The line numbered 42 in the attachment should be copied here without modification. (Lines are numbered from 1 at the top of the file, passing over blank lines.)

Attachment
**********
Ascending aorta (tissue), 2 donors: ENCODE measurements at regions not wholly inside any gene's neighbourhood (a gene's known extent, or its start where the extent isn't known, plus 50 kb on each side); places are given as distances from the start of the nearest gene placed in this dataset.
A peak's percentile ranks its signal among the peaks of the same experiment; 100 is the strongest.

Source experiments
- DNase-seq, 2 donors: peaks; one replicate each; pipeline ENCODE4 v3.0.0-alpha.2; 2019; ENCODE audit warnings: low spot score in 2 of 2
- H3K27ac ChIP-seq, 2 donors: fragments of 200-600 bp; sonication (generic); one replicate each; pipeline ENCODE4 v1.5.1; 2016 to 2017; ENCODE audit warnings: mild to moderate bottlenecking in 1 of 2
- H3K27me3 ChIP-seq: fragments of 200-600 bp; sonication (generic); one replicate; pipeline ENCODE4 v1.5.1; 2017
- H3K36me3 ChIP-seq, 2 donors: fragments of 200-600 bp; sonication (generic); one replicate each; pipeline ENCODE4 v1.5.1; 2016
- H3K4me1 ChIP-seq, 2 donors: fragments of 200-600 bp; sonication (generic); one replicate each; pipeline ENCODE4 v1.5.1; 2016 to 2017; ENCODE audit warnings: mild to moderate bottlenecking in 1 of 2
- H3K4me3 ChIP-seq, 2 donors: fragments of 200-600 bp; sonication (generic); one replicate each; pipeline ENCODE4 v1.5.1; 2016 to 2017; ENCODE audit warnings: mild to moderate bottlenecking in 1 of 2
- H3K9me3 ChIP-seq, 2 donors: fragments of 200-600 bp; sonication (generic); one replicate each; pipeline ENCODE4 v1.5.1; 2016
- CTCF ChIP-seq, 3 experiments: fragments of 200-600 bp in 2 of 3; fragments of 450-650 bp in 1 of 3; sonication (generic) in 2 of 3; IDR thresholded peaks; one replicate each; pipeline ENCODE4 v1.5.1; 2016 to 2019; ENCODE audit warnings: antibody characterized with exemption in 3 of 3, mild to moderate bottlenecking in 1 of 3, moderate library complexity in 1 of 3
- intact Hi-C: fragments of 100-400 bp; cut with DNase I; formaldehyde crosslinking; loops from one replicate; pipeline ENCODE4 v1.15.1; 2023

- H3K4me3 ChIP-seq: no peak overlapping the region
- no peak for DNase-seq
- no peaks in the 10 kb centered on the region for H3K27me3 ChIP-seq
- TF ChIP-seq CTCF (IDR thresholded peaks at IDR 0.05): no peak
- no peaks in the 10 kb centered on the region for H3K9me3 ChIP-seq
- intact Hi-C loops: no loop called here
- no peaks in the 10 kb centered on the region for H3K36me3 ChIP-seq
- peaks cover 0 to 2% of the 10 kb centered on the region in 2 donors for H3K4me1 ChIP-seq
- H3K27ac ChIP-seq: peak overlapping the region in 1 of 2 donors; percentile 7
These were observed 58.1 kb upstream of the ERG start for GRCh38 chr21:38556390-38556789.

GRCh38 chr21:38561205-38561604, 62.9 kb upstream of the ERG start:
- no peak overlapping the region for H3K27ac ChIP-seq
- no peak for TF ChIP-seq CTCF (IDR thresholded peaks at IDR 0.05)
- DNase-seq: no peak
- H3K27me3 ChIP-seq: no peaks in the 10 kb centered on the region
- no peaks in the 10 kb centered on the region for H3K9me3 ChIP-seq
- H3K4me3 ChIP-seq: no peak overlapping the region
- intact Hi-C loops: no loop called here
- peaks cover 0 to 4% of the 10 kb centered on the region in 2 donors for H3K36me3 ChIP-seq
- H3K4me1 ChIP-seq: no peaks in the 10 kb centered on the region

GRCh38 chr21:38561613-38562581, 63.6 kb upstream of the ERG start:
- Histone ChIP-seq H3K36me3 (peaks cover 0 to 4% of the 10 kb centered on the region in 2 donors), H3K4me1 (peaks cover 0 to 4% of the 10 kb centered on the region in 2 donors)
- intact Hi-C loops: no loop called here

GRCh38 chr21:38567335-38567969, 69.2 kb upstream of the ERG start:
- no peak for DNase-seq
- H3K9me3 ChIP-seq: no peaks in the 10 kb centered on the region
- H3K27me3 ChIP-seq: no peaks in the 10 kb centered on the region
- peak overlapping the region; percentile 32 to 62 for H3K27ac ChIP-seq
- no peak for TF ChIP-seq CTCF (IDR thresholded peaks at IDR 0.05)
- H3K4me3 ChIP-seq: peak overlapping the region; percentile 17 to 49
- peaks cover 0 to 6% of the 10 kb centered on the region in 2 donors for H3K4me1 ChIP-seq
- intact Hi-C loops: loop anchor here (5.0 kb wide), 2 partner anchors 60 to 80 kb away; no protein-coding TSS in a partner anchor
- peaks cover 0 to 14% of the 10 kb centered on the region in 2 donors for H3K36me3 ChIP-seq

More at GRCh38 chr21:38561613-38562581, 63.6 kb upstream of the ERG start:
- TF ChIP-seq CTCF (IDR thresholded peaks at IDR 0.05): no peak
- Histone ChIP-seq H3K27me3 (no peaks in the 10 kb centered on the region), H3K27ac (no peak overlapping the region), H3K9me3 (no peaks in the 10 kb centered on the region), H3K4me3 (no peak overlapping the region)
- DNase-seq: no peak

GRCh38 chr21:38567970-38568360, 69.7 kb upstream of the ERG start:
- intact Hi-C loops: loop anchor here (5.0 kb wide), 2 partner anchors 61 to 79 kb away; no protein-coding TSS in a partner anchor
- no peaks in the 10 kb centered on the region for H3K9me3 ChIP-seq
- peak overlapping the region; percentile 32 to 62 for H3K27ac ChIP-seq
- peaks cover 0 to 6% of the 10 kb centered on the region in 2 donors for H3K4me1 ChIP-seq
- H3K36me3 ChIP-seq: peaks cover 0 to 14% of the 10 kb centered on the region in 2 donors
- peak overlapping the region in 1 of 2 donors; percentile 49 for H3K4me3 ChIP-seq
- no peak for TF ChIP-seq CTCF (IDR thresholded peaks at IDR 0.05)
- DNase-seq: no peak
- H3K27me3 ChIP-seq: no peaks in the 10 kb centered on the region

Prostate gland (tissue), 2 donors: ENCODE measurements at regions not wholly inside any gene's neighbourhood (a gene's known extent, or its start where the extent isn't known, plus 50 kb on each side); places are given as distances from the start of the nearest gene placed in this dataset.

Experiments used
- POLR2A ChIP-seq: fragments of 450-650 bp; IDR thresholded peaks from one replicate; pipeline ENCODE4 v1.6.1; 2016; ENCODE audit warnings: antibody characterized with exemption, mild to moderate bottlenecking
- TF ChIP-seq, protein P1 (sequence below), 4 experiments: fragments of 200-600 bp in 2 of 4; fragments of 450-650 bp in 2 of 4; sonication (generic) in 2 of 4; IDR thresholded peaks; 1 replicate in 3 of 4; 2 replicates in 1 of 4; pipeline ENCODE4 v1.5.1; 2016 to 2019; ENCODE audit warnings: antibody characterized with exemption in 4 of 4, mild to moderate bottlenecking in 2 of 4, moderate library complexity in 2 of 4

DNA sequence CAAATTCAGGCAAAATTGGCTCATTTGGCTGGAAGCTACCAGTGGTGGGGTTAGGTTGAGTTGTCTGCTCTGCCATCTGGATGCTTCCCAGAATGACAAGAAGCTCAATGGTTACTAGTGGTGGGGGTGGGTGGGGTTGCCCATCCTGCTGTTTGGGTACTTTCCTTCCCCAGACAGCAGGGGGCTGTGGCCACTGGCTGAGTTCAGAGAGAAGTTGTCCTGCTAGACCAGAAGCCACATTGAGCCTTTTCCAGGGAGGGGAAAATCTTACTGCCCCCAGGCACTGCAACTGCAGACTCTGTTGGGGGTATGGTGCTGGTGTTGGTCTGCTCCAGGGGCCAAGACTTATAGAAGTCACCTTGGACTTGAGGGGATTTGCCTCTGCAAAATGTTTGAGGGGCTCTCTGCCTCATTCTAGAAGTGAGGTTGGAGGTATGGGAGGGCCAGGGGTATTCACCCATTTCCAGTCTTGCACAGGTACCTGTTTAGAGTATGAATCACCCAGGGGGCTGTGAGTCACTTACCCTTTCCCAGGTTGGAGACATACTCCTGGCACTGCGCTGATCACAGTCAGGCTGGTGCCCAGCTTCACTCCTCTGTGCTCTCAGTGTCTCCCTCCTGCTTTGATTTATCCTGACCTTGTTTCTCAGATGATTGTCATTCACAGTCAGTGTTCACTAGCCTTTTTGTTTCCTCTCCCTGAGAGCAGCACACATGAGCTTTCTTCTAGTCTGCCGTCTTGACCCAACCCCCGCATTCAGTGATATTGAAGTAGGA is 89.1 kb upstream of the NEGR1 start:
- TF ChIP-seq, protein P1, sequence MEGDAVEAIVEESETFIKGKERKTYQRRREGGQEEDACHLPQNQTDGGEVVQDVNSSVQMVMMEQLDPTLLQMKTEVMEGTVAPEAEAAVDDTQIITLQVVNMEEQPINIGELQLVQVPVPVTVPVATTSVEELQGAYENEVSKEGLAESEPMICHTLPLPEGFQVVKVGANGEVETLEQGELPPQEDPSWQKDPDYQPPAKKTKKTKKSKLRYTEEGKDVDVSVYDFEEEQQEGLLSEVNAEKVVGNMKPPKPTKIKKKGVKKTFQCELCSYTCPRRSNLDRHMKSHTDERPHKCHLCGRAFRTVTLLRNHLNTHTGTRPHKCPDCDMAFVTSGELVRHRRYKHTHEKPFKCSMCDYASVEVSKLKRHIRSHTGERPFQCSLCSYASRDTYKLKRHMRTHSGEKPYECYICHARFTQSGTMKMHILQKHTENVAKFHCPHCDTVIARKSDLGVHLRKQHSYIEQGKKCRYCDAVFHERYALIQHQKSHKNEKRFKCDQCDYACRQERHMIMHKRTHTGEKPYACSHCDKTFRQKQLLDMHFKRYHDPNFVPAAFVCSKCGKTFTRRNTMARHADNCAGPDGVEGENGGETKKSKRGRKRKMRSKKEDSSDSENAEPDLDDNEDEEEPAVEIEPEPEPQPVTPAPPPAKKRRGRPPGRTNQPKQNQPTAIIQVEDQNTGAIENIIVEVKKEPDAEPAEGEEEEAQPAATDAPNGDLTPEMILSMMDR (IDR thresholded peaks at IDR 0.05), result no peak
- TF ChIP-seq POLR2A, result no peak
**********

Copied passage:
- H3K4me3 ChIP-seq: peak overlapping the region; percentile 17 to 49